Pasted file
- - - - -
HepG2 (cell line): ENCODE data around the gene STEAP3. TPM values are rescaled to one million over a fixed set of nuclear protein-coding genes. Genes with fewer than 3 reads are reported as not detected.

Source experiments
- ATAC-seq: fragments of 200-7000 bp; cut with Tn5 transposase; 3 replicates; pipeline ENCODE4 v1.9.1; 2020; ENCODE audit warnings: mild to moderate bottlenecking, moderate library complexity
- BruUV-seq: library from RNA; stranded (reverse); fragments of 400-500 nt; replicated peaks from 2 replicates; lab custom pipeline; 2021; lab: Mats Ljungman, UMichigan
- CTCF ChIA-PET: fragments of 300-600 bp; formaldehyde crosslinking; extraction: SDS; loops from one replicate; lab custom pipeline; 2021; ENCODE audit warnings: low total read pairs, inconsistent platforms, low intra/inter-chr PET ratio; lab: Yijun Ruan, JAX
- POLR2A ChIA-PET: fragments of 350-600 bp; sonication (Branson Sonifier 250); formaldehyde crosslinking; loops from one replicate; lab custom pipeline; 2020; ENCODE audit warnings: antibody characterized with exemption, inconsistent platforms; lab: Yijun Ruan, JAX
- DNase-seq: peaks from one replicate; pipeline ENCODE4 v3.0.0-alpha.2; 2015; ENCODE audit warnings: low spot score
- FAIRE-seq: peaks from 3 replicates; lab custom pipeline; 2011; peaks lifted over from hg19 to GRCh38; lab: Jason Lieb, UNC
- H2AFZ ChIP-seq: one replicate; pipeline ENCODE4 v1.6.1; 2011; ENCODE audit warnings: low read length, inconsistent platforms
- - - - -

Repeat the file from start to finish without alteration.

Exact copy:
HepG2 (cell line): ENCODE data around the gene STEAP3. TPM values are rescaled to one million over a fixed set of nuclear protein-coding genes. Genes with fewer than 3 reads are reported as not detected.

Source experiments
- ATAC-seq: fragments of 200-7000 bp; cut with Tn5 transposase; 3 replicates; pipeline ENCODE4 v1.9.1; 2020; ENCODE audit warnings: mild to moderate bottlenecking, moderate library complexity
- BruUV-seq: library from RNA; stranded (reverse); fragments of 400-500 nt; replicated peaks from 2 replicates; lab custom pipeline; 2021; lab: Mats Ljungman, UMichigan
- CTCF ChIA-PET: fragments of 300-600 bp; formaldehyde crosslinking; extraction: SDS; loops from one replicate; lab custom pipeline; 2021; ENCODE audit warnings: low total read pairs, inconsistent platforms, low intra/inter-chr PET ratio; lab: Yijun Ruan, JAX
- POLR2A ChIA-PET: fragments of 350-600 bp; sonication (Branson Sonifier 250); formaldehyde crosslinking; loops from one replicate; lab custom pipeline; 2020; ENCODE audit warnings: antibody characterized with exemption, inconsistent platforms; lab: Yijun Ruan, JAX
- DNase-seq: peaks from one replicate; pipeline ENCODE4 v3.0.0-alpha.2; 2015; ENCODE audit warnings: low spot score
- FAIRE-seq: peaks from 3 replicates; lab custom pipeline; 2011; peaks lifted over from hg19 to GRCh38; lab: Jason Lieb, UNC
- H2AFZ ChIP-seq: one replicate; pipeline ENCODE4 v1.6.1; 2011; ENCODE audit warnings: low read length, inconsistent platforms